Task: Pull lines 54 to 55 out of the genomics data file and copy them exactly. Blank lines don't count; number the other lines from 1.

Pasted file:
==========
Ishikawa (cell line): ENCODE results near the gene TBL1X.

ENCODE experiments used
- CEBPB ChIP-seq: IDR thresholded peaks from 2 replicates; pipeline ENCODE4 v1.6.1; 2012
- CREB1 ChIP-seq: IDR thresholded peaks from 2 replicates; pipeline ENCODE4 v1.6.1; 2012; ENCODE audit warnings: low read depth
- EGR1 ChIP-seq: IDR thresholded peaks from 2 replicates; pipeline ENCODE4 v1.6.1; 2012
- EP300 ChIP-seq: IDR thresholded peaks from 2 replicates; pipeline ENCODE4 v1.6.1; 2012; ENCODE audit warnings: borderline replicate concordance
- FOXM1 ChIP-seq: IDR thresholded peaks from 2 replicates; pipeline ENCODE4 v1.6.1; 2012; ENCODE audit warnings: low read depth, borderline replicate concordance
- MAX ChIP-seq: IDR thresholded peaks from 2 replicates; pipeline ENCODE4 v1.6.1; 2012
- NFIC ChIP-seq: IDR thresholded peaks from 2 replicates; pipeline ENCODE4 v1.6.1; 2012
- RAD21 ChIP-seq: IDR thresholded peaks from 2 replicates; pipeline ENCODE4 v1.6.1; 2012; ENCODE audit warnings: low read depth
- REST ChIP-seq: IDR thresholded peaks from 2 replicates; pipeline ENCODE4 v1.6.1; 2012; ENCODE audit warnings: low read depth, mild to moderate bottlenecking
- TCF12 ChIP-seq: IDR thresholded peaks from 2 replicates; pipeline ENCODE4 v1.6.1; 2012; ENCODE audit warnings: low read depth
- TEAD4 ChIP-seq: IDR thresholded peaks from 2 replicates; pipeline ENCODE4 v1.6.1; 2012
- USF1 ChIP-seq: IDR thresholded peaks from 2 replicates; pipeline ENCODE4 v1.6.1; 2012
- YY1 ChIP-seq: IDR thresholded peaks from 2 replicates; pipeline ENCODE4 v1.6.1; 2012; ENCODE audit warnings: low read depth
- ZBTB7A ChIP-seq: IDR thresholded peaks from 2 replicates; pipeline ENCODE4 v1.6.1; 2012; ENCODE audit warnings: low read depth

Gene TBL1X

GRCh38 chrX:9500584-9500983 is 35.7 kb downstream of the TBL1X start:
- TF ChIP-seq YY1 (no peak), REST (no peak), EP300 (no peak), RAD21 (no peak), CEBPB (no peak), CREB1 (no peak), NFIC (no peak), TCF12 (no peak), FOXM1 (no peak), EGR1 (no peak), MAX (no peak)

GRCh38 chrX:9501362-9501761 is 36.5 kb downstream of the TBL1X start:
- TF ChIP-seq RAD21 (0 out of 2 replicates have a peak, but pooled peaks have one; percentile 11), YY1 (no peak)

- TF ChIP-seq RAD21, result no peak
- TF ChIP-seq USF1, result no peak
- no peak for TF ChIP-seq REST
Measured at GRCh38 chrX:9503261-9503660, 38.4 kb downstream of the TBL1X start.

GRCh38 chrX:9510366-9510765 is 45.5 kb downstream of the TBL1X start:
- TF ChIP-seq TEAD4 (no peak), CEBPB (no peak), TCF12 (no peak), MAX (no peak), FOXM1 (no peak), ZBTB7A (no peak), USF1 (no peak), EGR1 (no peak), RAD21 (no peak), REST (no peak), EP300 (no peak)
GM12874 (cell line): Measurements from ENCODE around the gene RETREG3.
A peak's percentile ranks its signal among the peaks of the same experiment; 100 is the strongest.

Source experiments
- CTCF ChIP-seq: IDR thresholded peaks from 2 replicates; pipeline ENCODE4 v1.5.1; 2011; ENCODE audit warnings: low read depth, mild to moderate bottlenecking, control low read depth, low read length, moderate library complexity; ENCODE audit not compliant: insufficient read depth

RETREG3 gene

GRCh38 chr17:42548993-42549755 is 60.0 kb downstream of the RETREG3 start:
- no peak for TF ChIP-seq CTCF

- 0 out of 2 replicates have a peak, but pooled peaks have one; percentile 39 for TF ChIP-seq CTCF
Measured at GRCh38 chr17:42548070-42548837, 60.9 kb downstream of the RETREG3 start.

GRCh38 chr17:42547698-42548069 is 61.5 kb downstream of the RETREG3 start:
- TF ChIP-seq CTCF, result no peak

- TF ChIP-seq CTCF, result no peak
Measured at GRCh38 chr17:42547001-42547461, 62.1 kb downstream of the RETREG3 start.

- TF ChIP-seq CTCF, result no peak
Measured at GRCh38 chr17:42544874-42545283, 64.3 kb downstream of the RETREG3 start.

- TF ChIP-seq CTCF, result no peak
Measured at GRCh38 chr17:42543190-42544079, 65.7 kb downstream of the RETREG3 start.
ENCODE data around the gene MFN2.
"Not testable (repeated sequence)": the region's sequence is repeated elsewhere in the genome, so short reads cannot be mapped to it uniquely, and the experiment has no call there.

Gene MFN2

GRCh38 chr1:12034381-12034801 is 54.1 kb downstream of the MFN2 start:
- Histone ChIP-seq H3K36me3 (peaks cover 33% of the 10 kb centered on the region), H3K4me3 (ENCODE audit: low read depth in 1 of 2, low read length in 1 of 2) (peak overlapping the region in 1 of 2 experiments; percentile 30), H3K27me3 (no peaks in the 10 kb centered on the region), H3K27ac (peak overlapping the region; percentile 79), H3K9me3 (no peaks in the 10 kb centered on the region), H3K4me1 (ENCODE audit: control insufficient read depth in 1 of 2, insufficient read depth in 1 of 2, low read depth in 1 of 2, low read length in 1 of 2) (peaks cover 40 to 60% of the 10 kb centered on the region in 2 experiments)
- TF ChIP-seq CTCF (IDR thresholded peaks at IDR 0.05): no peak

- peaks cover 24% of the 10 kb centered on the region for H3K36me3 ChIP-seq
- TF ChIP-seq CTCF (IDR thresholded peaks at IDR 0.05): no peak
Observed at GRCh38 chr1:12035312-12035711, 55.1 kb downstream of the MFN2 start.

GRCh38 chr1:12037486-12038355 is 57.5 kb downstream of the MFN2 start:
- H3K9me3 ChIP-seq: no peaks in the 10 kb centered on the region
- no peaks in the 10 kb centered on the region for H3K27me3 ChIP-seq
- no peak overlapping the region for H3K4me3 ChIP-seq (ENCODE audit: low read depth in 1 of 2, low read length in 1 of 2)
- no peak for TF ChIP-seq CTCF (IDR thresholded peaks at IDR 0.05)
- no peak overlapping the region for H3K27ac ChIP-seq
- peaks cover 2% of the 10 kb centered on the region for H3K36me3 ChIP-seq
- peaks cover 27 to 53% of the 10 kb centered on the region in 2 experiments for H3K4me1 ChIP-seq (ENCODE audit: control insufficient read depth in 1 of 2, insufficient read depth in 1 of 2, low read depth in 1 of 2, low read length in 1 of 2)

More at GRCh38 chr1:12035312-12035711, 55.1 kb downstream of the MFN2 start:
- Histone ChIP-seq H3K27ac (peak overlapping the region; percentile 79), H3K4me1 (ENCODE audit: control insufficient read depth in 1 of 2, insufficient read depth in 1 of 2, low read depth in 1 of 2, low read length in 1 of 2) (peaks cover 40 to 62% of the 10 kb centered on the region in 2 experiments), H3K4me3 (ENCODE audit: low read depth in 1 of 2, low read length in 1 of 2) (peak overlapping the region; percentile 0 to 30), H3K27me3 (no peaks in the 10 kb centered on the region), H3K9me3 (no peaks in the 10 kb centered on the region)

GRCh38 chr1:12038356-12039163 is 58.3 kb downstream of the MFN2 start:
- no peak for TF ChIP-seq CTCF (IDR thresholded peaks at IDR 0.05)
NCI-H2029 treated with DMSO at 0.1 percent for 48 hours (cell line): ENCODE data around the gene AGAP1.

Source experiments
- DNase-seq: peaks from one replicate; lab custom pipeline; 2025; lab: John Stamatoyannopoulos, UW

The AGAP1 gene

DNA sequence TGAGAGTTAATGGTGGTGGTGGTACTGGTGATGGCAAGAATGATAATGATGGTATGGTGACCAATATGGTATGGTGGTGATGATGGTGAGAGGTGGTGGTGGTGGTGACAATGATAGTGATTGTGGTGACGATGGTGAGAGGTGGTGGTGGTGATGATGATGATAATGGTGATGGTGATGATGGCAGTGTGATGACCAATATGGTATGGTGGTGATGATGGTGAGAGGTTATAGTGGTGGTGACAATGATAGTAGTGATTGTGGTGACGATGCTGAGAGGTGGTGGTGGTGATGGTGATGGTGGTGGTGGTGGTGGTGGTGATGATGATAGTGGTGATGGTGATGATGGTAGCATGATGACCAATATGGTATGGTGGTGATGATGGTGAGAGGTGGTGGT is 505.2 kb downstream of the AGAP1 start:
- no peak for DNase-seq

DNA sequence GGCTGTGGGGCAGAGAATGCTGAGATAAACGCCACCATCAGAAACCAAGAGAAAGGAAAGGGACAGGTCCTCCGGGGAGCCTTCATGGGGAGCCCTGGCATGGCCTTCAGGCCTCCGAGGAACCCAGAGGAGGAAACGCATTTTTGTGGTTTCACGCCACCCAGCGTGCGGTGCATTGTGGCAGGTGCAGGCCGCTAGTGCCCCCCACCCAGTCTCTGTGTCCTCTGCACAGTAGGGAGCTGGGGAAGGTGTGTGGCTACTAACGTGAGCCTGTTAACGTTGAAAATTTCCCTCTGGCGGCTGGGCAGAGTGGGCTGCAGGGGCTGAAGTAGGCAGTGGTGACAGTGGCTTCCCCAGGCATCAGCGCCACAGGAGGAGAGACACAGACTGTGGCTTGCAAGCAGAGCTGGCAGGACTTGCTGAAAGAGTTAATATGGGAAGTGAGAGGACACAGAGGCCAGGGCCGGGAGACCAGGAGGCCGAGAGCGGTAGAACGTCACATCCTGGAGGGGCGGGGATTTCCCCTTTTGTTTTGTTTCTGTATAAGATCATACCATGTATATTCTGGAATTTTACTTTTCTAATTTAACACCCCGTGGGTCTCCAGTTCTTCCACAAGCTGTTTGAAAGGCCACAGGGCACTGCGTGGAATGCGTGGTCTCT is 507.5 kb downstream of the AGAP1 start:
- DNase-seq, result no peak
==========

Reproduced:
GRCh38 chr1:12037486-12038355 is 57.5 kb downstream of the MFN2 start:
- H3K9me3 ChIP-seq: no peaks in the 10 kb centered on the region